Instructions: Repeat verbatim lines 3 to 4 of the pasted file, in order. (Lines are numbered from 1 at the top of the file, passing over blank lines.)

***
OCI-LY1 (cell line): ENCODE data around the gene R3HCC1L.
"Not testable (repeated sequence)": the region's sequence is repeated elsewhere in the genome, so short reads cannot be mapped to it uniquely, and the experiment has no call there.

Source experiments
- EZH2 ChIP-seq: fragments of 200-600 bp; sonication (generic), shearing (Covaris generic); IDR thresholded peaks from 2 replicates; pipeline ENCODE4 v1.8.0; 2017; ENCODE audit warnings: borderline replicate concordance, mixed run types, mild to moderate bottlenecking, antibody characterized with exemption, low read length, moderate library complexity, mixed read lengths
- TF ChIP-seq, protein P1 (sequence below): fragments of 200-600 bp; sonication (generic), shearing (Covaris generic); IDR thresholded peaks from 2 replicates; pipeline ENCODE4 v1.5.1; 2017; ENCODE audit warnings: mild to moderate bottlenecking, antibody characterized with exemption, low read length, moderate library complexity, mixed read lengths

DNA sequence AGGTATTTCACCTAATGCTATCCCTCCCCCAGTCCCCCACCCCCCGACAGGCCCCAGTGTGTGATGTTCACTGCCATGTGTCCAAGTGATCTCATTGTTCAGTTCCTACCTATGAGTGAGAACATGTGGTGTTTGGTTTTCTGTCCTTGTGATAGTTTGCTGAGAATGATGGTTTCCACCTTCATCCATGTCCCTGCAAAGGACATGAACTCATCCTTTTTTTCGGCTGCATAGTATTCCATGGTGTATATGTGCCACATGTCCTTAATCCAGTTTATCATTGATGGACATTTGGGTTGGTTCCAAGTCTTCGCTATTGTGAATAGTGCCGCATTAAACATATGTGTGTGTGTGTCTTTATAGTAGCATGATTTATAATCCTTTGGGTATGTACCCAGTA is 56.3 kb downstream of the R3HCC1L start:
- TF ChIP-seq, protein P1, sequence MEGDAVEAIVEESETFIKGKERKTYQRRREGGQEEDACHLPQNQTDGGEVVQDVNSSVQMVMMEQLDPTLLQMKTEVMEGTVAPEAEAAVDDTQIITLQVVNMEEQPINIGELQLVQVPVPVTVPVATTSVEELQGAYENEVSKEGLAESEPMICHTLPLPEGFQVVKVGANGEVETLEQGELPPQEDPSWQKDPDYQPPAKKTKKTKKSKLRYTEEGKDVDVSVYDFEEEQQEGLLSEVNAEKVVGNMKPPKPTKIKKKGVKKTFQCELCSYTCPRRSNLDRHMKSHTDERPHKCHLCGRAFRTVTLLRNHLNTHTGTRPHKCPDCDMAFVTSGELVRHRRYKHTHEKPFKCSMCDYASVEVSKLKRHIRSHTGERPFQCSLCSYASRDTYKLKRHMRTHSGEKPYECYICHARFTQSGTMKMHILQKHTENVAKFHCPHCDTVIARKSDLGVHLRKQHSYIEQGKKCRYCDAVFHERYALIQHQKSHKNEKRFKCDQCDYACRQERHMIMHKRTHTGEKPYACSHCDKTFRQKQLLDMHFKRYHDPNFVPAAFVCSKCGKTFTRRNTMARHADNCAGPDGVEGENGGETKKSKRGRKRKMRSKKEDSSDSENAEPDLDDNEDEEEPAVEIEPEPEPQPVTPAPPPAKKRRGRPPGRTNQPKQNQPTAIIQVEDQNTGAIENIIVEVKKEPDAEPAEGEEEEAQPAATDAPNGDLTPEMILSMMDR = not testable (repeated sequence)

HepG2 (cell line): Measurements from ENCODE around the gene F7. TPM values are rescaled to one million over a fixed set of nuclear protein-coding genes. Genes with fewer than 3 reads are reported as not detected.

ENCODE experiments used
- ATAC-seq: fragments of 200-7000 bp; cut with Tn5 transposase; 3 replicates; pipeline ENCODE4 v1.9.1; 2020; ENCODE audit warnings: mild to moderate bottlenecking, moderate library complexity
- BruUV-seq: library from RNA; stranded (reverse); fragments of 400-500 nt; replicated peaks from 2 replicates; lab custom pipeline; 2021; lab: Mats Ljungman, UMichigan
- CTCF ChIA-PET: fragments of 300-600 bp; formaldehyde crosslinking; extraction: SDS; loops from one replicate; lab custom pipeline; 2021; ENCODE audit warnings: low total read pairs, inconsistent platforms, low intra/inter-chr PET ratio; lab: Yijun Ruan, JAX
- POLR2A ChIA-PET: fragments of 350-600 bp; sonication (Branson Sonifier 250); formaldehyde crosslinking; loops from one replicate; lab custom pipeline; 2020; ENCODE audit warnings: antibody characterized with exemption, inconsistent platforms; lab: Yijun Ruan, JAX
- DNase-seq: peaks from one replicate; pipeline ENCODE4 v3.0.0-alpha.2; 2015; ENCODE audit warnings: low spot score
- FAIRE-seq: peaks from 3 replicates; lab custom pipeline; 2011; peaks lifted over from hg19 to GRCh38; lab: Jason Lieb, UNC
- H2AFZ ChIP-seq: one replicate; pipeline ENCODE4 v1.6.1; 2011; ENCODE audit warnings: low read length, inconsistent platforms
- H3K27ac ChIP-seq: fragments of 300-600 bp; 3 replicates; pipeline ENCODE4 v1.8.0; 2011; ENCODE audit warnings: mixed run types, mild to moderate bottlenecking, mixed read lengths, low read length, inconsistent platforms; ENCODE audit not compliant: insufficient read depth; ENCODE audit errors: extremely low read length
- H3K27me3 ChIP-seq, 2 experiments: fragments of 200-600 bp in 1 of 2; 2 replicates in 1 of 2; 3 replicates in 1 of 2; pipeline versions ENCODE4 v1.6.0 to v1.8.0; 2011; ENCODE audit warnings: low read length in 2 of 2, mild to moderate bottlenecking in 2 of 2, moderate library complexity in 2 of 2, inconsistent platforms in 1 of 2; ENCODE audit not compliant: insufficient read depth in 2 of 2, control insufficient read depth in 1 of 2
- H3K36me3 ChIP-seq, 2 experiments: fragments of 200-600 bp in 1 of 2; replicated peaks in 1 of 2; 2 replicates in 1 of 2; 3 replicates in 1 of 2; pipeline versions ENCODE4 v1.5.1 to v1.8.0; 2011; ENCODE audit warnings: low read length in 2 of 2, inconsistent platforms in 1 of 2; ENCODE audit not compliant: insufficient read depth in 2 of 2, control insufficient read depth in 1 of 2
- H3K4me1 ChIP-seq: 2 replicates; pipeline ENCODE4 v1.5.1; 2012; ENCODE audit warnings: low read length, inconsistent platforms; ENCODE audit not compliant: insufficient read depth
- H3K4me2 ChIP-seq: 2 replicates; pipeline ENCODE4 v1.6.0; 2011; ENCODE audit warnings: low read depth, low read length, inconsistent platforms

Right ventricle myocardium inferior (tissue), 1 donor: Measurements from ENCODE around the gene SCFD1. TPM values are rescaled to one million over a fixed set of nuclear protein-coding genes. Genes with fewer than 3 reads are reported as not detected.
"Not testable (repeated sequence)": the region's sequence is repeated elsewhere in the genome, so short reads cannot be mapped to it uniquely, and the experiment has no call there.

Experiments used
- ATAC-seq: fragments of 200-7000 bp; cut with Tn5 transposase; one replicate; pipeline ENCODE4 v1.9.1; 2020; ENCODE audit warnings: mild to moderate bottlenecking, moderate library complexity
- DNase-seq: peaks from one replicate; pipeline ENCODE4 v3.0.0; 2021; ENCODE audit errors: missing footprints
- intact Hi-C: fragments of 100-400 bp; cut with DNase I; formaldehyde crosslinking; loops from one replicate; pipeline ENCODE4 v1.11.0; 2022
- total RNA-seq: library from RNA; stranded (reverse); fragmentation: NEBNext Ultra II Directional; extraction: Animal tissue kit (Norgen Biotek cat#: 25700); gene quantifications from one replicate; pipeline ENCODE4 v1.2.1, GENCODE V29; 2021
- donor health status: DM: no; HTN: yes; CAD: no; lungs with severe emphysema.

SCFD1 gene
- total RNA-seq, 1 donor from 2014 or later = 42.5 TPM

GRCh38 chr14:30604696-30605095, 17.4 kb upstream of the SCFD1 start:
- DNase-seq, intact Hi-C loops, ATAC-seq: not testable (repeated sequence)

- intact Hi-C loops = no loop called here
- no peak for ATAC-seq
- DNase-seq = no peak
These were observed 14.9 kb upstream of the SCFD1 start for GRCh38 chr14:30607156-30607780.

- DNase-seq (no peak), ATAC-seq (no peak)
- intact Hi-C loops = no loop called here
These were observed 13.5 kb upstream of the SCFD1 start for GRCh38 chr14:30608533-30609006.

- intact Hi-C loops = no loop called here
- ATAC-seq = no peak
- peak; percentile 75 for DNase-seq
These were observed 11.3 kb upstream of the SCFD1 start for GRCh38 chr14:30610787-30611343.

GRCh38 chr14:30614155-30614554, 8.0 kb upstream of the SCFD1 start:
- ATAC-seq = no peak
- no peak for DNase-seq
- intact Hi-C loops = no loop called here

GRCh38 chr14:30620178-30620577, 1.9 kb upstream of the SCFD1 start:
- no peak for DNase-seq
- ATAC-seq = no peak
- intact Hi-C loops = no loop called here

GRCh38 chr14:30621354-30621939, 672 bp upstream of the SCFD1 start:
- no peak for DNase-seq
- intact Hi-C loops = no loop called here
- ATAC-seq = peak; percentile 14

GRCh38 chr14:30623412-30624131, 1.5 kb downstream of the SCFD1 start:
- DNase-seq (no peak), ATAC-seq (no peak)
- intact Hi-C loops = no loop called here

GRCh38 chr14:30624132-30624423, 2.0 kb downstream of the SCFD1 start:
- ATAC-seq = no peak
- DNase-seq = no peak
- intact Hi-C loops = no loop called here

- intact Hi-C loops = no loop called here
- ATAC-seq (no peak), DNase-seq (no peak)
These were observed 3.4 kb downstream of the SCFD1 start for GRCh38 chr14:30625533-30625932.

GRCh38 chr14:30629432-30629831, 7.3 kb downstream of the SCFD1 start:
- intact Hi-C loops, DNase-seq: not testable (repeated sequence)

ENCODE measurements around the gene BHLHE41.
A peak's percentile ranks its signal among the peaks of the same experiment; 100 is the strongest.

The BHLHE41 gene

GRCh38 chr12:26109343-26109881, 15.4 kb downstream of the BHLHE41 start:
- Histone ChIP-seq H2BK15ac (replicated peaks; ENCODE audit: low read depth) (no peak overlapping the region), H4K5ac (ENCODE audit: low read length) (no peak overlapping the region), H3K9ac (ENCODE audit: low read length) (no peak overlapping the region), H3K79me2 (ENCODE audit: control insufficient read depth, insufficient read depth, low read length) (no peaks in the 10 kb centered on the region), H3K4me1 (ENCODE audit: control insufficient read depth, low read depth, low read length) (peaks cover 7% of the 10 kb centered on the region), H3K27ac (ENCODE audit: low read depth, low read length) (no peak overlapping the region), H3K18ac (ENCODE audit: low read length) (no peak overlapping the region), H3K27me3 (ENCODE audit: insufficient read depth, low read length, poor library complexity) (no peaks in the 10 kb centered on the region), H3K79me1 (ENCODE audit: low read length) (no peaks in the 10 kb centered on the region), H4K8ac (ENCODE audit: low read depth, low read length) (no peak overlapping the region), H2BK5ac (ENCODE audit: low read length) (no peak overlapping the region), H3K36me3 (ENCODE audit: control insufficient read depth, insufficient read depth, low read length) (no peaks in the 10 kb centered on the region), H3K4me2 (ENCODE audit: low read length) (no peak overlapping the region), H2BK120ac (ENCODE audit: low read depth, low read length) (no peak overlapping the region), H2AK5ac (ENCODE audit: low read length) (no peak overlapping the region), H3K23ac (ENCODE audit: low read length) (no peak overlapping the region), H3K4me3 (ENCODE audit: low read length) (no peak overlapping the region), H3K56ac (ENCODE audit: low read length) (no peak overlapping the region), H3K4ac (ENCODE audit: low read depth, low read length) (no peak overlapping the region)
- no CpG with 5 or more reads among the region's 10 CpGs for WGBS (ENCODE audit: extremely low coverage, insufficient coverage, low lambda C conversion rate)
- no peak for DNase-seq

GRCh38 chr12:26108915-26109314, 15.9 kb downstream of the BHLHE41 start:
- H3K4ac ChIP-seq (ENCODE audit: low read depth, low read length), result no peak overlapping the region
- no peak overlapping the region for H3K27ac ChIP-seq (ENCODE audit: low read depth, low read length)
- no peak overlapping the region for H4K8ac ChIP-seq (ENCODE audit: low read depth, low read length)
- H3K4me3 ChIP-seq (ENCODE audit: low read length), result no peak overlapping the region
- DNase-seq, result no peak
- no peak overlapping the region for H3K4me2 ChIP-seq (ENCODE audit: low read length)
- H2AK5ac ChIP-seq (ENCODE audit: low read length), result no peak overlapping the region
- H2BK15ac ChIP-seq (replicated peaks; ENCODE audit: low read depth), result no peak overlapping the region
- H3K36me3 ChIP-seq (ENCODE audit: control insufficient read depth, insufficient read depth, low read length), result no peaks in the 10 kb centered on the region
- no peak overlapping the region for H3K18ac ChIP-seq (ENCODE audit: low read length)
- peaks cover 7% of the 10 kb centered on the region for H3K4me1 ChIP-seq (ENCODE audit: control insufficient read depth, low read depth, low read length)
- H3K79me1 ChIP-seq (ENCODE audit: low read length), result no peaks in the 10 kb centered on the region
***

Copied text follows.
Source experiments
- EZH2 ChIP-seq: fragments of 200-600 bp; sonication (generic), shearing (Covaris generic); IDR thresholded peaks from 2 replicates; pipeline ENCODE4 v1.8.0; 2017; ENCODE audit warnings: borderline replicate concordance, mixed run types, mild to moderate bottlenecking, antibody characterized with exemption, low read length, moderate library complexity, mixed read lengths